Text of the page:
Wednesday, 25 June 2014

New Electrics - 12V

Getting the boat back to England required mostly quick fixed to the existing system. Surprisingly, most electrics worked, and we learnt what a "torpedo fuse" is (found in old Italian cars and in older boats by young Italians). Some fuses would fall out every time the boat slammed into a wave trough, but it got us here. For more extended passages, it seemed appropriate to make sure the system is simple, reliable and maintainable. We installed LED lighting, replaced a lot of the wiring throughout the boat, and re-run all of it to the new heart of the electrical system - the switch panel above the chart table.
Old fuse panel (bottom)
New circuit breaker panel with 12V sockets and more
Previously, the electrical system felt a little "organic" - a battery on the starboard cockpit locker, another one behind the engine, the battery master switch only accessible by opening a locker lid (at sea!), switches drilled into the engine panel and the surrounding cockpit laminate, and a fuse panel below the companionway.

Having moved the batteries and simplified the high-current-cable runs, we installed the master switch above the chart table - to the left of the intended switch panel.
Master switch (rear view) with leads from/to batteries (bottom), engine starter (top right), battery chargers (top left) and switch panels (topmost)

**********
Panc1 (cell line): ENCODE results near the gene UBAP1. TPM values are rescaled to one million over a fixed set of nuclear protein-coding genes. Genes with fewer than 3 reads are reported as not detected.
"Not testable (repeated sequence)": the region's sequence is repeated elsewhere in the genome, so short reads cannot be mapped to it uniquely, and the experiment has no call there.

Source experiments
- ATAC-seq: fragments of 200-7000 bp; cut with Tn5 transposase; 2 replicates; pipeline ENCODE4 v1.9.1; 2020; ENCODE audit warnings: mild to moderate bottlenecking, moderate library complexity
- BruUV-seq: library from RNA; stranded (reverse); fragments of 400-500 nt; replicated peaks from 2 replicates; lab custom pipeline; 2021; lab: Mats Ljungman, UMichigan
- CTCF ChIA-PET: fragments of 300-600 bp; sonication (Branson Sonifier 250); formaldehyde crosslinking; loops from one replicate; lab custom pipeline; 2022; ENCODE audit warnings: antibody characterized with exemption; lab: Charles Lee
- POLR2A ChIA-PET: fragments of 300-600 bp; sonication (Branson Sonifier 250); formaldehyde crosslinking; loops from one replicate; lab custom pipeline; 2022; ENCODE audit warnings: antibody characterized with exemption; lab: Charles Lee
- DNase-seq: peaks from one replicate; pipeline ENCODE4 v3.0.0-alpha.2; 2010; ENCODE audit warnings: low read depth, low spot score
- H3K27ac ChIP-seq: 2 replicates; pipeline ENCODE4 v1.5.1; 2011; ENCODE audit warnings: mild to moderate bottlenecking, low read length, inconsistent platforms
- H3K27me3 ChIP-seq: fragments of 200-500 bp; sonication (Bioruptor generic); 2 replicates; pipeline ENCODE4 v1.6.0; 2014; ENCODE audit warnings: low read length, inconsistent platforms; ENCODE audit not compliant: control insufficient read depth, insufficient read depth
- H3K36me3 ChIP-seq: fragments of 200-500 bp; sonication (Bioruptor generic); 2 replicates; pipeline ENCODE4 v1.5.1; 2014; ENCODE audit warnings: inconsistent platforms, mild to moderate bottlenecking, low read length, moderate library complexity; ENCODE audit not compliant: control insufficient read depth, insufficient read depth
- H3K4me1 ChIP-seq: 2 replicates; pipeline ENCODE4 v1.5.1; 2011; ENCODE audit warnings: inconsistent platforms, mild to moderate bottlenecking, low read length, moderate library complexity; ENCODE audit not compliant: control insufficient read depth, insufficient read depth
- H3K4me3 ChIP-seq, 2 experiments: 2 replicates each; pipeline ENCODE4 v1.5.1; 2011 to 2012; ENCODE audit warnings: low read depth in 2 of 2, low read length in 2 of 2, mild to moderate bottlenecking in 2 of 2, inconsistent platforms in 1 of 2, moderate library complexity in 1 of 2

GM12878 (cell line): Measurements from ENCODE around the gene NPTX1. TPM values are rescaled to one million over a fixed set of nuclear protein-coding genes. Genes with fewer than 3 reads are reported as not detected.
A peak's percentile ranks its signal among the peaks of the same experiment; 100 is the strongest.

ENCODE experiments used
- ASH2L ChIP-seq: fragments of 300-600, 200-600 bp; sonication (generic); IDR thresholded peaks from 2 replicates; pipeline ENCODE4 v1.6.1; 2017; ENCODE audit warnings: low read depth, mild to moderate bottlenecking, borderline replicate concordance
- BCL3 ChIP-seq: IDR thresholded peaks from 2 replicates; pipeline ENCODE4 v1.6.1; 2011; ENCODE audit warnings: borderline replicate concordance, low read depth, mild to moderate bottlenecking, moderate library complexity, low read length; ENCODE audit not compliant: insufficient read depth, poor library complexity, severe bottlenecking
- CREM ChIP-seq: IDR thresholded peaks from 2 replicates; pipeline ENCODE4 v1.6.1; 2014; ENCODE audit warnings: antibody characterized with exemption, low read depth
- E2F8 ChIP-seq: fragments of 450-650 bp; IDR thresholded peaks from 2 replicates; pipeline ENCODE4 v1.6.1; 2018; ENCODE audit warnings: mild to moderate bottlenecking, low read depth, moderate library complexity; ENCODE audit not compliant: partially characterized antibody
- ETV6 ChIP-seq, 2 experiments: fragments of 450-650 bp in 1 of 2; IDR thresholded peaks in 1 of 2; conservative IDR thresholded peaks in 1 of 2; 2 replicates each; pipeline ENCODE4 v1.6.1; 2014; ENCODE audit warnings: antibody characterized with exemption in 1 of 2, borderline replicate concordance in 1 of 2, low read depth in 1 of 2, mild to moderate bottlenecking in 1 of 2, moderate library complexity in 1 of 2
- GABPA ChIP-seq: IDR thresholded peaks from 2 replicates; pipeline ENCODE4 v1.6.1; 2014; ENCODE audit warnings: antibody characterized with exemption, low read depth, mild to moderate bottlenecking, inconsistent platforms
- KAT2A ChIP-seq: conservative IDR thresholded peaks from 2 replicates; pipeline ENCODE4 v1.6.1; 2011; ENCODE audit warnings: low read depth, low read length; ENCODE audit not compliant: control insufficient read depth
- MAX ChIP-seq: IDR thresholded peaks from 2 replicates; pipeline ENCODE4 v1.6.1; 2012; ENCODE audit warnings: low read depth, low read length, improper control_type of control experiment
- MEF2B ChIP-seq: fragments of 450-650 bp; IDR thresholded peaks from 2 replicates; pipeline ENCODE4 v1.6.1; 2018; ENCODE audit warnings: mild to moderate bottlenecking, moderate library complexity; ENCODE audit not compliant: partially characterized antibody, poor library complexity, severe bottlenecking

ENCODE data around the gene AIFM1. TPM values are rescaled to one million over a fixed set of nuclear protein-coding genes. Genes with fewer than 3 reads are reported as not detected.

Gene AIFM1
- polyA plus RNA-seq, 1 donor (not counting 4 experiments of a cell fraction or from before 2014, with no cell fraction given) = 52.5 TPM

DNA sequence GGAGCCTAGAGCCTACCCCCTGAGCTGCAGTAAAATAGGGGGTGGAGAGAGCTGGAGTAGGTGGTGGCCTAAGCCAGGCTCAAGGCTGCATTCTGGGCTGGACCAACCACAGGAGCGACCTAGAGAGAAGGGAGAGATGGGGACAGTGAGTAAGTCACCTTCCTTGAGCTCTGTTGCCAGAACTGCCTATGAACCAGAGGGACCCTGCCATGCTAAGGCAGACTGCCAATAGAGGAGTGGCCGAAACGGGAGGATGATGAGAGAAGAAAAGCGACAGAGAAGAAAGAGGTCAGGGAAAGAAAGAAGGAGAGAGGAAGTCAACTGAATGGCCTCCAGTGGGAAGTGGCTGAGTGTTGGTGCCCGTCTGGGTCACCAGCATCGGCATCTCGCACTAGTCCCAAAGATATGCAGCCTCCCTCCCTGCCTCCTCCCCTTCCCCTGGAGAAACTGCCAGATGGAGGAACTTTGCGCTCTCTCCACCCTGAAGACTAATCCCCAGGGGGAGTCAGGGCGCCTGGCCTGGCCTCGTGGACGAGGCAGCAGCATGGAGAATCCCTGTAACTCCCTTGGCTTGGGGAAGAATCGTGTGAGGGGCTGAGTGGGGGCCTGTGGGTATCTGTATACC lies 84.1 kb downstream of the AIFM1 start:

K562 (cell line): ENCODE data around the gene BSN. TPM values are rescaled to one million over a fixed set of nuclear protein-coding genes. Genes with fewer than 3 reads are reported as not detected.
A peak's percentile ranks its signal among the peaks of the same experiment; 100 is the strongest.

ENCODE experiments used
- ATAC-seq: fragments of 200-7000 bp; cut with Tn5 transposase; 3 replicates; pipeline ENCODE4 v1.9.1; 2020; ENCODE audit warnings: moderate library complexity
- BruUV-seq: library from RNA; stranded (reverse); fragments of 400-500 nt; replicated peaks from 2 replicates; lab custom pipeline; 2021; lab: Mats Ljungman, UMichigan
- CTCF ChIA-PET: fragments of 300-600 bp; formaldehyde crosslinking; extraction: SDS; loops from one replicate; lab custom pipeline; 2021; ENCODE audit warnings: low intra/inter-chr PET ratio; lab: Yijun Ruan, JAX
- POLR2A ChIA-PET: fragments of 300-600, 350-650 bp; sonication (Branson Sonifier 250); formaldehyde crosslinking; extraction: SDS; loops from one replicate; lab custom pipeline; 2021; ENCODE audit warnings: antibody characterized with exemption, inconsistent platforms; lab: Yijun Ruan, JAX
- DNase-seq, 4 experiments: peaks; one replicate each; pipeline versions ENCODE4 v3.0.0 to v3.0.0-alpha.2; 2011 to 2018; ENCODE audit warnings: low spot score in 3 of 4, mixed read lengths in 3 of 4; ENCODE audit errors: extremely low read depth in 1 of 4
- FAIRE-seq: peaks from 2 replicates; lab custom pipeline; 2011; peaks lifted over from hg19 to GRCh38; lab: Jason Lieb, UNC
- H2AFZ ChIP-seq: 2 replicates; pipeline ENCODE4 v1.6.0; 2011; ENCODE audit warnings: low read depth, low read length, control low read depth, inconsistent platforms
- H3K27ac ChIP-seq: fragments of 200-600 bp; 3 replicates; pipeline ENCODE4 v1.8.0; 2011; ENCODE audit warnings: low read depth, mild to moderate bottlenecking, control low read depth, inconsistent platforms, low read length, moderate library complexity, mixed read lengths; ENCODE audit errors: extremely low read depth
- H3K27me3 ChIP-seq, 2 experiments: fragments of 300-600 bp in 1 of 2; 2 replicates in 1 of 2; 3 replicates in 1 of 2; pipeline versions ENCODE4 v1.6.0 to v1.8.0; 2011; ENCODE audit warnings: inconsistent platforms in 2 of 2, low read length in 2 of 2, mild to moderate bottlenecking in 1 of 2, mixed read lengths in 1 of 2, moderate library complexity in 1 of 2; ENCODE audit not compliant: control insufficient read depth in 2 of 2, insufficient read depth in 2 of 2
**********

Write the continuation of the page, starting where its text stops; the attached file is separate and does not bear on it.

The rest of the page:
The space available allowed the installation of the switch boards as well as navigational instruments. Having located a suitable faced plywood board, we chose the rough layout of the instrument panel.
Matt shuffling the instruments
Next, we made the cutout using a drill and a jig saw. The switch panels conveniently hide the mounting bolts for the negative buses - terminal blocks dedicated to negative (return) cables from varous lights and instruments.
Switch panels, GPS, depth display, voltmeter, test terminals
FInished cut-outs and mounting holes
The appliances connect to one of the two switch panels with resettable circuit breakers. Each panel has its own negative bus to keep pairs of cables organized neatly. The right panel provides two switched 12V sockets, and below the left panel we have monted a digital voltmeter display as well as a pair of screw/banana terminals - a convenient multi-functinal power supply right at the nav station.

To the right, we used the available space to flush-mount a GPS and a depth sounder display. The VHF and SSB reciever will remain beneath the deck to the left and right of the panel, respectively.
Back side
Negative buses for each set of switches
We took particular care to ensure reliable, long-lasting electrical contacts. All exposed cable ends are tinned, and all crimps are soldered to the wire to avoid any coming loose or corroding. We used screwed connections for all the higher current wires, such as the ones coming from/to the master switch and the chargers.
Adding wiring
Of all appliances, domestic lights are the most numerous, with three cable ducts carrying wires to all the light fittings along the center and either side of the cabin. These all come back to a single junction box behind the panel, with further junction boxes around the boat providing branching points.
It felt good to be finally able to illuminate the cabin and work after sunset without resorting to head torches.
Work on the nav station in progress
Matt working on the partition between nav station and cockpit locker

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